The open studio exhibition was a great success, at least from my perspective. Over one hundred people called in to my humble studio to browse my artwork. Not bad, considering the Castlemaine State Festival program gave very little assistance or direction for folk coming to the smaller town of Maldon, even though there were several Maldonites participating.
Okay, so I certainly didn’t make a fortune from my artwork, but I didn’t expect to. Generally, in this region, art sales are down.
For me, the highlights of the ten days were fascinating conversations with other artists and printmakers, as well as art appreciators; meeting more local people than I’ve met in ages – artists by nature are solitary folk; the learning curve of the whole open studio event; and, facing the fear of putting my heart and soul, aka my work, out there for public scrutiny and dissection.
Positive comments far outweighed the disappointment caused by the few visitors who breezed in the door and out again, barely taking time to look around. My theme was very specific – preserving the past and present, real and imagined – so it probably wasn’t their cup of tea.
Speaking of which, the purchase of an urn for hot tea and coffee was an expense I needn’t have bothered with. For the use it got, I could have left it in the box, in the shop. Apart from me, only one visitor availed himself of the hot refreshments, or any refreshment at all. Even the lolly dish is still more than half full. Perhaps folk are more conscious of their weight or cavities, or maybe they were already lollied-out by the time they ventured this way. It’s not important, with seven grandchildren, my abundance of sweeties will soon peter out to nothing. And I’m sure the urn will come in handy at family gatherings. Alternately, I could make it a permanent fixture in the studio…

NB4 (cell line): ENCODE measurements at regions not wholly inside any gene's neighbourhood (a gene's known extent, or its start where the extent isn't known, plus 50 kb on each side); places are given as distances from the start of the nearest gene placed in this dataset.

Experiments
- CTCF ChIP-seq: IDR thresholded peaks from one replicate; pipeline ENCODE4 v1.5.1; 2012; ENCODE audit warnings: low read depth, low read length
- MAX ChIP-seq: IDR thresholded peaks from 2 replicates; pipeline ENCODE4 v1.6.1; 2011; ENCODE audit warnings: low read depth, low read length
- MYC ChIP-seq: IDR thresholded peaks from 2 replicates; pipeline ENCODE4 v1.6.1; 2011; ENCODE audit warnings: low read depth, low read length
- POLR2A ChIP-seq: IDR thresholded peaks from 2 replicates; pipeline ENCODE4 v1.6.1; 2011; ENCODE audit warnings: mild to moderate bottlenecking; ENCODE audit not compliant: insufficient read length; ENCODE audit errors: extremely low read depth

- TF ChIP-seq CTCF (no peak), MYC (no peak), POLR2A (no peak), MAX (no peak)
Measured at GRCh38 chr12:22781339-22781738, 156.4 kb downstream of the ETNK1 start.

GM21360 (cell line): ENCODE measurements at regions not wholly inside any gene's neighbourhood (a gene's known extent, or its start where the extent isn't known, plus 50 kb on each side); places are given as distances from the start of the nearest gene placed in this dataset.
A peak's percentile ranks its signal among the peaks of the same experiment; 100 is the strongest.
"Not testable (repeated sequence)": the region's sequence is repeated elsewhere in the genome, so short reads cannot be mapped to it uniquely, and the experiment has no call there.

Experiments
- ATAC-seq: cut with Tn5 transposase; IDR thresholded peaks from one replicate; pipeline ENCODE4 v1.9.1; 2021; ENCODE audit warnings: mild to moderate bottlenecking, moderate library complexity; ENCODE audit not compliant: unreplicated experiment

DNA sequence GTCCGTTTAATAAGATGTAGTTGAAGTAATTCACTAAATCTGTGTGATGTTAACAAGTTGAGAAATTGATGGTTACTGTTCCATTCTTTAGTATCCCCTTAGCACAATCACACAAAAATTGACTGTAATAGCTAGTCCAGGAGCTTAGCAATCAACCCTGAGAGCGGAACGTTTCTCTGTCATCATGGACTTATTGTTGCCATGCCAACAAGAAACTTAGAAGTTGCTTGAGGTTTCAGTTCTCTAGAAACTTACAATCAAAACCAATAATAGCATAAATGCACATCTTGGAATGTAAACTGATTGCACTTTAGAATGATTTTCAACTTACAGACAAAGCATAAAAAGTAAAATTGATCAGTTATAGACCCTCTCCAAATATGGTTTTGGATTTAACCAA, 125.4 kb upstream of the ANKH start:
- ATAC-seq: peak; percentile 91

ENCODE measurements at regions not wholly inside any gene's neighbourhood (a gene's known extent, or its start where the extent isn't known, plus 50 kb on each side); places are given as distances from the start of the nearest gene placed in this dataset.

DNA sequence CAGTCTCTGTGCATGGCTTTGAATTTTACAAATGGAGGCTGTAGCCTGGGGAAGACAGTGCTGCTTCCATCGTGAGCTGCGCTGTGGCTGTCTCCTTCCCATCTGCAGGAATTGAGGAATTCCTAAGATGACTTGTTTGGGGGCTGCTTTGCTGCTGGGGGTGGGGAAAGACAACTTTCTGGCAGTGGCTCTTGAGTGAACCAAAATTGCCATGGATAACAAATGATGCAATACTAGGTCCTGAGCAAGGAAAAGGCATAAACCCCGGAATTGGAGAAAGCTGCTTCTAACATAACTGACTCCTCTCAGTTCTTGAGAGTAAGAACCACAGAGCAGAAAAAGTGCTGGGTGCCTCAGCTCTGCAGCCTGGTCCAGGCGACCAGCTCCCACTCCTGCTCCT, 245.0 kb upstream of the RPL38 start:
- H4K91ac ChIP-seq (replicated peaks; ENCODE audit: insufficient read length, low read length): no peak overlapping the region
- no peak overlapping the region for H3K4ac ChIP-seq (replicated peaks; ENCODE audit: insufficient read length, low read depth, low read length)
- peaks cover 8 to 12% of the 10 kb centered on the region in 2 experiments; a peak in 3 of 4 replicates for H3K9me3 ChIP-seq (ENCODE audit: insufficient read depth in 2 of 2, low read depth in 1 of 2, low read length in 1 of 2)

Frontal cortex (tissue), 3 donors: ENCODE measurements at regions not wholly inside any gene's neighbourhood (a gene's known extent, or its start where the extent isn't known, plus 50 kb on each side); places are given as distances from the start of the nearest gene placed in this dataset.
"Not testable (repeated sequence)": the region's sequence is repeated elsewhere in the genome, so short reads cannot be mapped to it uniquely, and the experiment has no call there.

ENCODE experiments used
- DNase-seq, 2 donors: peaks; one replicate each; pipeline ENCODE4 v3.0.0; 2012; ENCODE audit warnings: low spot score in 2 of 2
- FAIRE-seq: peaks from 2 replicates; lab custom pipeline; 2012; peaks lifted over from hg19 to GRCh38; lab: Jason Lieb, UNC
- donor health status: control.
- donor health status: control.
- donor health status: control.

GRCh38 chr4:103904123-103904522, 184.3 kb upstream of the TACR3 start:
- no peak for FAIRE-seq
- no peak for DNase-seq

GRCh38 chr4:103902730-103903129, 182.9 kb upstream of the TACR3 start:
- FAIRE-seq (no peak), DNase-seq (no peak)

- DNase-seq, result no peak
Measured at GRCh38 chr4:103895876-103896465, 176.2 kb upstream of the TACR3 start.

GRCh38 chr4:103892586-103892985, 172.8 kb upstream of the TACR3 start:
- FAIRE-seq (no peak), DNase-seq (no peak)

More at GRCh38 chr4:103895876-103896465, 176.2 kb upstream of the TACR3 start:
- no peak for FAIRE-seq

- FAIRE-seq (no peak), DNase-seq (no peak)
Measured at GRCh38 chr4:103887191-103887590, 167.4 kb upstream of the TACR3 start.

I worked while open for visitors. Kids and adults alike were enthralled with the printmaking process, which was an added bonus. My initial nerves over ‘performing in public’ evaporated with the answering of questions and sharing my passion for prints.
At first I was mystified by comments about how ‘inspiring’ I am. On reflection, I realise that anyone who is passionate about what they do, and shares that passion with others, can be inspiring. No matter what the topic, the feelings in the heart are expressed in the enthusiasm – or obsession, in my case!
‘The Coffee House’ assemblage proved a regular conversation starter. Several visitors shared my fascination with erotic ladies of the past. There were also many conversations about family history, and what has been lost, and sometimes gained, instigated by my altered books.
All in all, the open studio was a fun thing to do. It was tiring and I’m not sure I’d cope with being open for business every day, but I will make a habit of it.